Adjudication Matters – January 2020Print publication
New possibilities for insolvency adjudication? The TCC considers the “exceptional circumstances” in which a company in liquidation can successfully enforce an Adjudicator’s Decision
In the recent judgment of Meadowside Building Developments Ltd (In Liquidation) v 12-18 Hill Street Management Company Ltd  EWHC 2651 (TCC), the Technology and Construction Court (“TCC”) provided welcome clarity as to the circumstances in which a company in liquidation may be permitted to enforce an Adjudicator’s decision.
Meadowside Building Development Ltd (“Meadowside”) was appointed by 12-18 Hill Street Management Company Limited (“HSMC”) in September 2014 to carry out internal and external repair works pursuant to a JCT Minor Works Building Contract 2011 (the “Contract”). Meadowside carried out the works and practical completion was certified in March 2015.
Shortly afterwards in July 2015, Meadowside was placed into voluntary liquidation.
In September 2017, Meadowside’s liquidators appointed Pythagoras Capital Limited (“Pythagoras”) as agent to take over the pursuit of the debt that the liquidators claimed was due to Meadowside. Pythagoras sought to recover sums from HSMC by way of adjudication.
The Adjudicator decided that a sum of circa £32,000 (in respect of the award and the Adjudicator’s fees and expenses) was payable by HSMC.
HSMC did not pay and an application for summary judgment was made by Pythagoras to enforce the Adjudicator’s decision on behalf of Meadowside.
Summary – Bresco v Lonsdale
At the time of the adjudication in February 2018, HSMC did not substantively take part. It contended that the Adjudicator lacked jurisdiction and the decision would be unenforceable, on the basis that Meadowside was a company in liquidation.
This general rule that a company in liquidation cannot enforce an Adjudicator’s decision was overturned by the Court of Appeal in Bresco v Lonsdale  EWCA Civ 27 in January 2019.
Since January 2019 it has not been clear whether there are any circumstances in which a company in insolvent liquidation can achieve enforcement of an Adjudicator’s decision.
At paragraph 87 of the judgment, Mr Adam Constable QC considered the effect of Bresco v Lonsdale and set out the “exceptional circumstances” which may allow a company in liquidation to enforce an Adjudicator’s decision:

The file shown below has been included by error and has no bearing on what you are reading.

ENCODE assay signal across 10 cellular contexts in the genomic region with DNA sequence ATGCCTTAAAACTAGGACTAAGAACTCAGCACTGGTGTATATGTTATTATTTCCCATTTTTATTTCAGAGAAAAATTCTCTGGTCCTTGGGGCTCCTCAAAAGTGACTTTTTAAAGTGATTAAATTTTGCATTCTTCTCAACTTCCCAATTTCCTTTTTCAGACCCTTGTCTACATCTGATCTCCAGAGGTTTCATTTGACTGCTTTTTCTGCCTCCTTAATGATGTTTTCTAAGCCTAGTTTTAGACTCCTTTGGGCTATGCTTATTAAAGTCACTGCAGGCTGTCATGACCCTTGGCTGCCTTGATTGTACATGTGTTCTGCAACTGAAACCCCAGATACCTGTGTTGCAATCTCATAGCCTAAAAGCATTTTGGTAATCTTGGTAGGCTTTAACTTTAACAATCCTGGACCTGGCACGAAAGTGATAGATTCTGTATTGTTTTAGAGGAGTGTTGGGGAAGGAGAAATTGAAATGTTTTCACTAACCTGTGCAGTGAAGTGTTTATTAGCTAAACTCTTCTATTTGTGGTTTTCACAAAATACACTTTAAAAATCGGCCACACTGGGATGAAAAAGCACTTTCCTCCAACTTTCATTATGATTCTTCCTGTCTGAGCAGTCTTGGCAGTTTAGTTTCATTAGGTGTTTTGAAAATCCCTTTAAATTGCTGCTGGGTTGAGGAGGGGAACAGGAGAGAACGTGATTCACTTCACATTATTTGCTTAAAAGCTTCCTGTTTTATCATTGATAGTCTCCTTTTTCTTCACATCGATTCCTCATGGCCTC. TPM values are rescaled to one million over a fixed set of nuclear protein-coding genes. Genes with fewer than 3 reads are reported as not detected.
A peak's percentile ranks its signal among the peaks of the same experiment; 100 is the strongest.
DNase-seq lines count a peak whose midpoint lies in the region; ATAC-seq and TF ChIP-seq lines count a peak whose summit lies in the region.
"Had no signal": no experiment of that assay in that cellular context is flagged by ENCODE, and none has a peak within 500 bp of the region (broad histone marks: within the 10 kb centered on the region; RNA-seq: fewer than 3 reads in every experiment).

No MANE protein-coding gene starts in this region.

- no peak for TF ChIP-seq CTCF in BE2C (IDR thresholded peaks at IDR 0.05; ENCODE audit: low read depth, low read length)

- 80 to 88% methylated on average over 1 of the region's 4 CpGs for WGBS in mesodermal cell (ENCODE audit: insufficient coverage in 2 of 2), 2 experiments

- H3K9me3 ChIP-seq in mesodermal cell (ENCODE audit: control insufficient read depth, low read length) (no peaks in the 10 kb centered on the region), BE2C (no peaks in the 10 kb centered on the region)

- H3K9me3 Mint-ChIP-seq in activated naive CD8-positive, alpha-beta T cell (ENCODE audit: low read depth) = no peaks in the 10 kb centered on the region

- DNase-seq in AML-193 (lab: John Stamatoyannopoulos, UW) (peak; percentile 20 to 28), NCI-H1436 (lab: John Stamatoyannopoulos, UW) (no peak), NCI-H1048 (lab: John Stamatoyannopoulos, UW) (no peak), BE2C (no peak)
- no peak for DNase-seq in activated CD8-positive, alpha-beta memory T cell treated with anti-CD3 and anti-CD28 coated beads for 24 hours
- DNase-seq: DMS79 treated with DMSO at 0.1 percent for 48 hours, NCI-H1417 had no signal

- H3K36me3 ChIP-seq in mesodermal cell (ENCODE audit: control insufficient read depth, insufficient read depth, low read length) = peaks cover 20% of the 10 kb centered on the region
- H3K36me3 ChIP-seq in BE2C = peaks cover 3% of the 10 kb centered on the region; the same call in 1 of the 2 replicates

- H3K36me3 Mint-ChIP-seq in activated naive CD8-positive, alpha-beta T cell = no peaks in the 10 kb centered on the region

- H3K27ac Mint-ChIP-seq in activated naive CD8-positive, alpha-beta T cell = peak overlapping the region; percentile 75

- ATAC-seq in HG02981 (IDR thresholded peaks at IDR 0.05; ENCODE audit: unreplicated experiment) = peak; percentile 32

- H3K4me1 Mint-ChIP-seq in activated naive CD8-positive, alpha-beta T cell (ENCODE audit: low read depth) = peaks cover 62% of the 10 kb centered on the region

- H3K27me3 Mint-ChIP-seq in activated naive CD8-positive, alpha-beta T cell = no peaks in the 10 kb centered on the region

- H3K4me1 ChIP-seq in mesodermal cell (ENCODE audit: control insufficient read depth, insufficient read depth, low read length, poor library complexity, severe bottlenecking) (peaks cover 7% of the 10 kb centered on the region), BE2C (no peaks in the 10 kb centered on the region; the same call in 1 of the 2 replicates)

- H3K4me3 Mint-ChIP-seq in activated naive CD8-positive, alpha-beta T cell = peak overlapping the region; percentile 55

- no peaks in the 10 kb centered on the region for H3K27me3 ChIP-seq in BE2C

- The adjudication determines the final net position between the parties under the relevant Contract
- Satisfactory security is provided in respect of both:
- Any sum awarded in the adjudication, so that it is repayable should the responding party successfully overturn the decision in litigation or arbitration; and
- Any adverse costs order made against the company in liquidation in favour of the responding party for:
- Any unsuccessful application to enforce the adjudication decision; and
- Any subsequent litigation/arbitration, in which the responding party is seeking to overturn the adjudication decision;
- Whether the form, duration and amount of the security is satisfactory is a question on the facts. Mr Adam Constable QC commented that a combination of the following solutions might be appropriate:
- the liquidator’s undertaking to the court to ring-fence the sum enforced (so that it is not available for distribution);
- a third party providing a guarantee or a bond;
- ATE insurance.
- Any agreement to provide funding or security cannot amount to an abuse of process.
Whilst there was no dispute that the adjudication was, in effect, dealing with final determination of the parties’ mutual dealings and settlement of the “net balance” following the assessment of the final account and that Pythagoras had offered security by way of a guarantee in respect of repayment of the adjudication award and any adverse costs order, the court rejected the application for summary judgment.
Ultimately, it was Pythagoras’ funding agreement with the liquidators (or lack of it) that caused Meadowside’s application for summary judgment to fail.
Despite numerous requests by HSMC, Pythagoras’ funding agreement with the liquidator was never disclosed. It became apparent that Pythagoras would be paid a percentage of the sums awarded and the funding agreement was of a type is regulated by the Damages Based Agreements Regulations (2013) (“DBAR 2013”), which permits a maximum recovery by the funder of 50% of sums awarded.
In light of Pythagoras’ refusal to disclose the nature of the funding agreement (and in particular to disclose the percentage of any proceeds it would be paid), there was insufficient evidence to decide whether or not the agreement was outside the permitted agreements under the DBAR 2013.
In the circumstances, Mr Adam Constable QC declined to grant summary judgment.
This is the first judgment that has been handed down by an English court on the application of the Bresco v Lonsdale decision and provides useful guidance for what might constitute “exceptional circumstances” to enable a company in liquidation to successfully enforce an Adjudicator’s decision.
In particular, this decision clarifies that the DBAR 2013 is not just limited to funding agreements for court proceedings, and liquidators/creditors should be mindful to ensure that even in respect of adjudication proceedings, their funding agreements with their respective agents are compliant with the relevant regulations and do not exceed the maximum 50% cap on the percentage of sums awarded.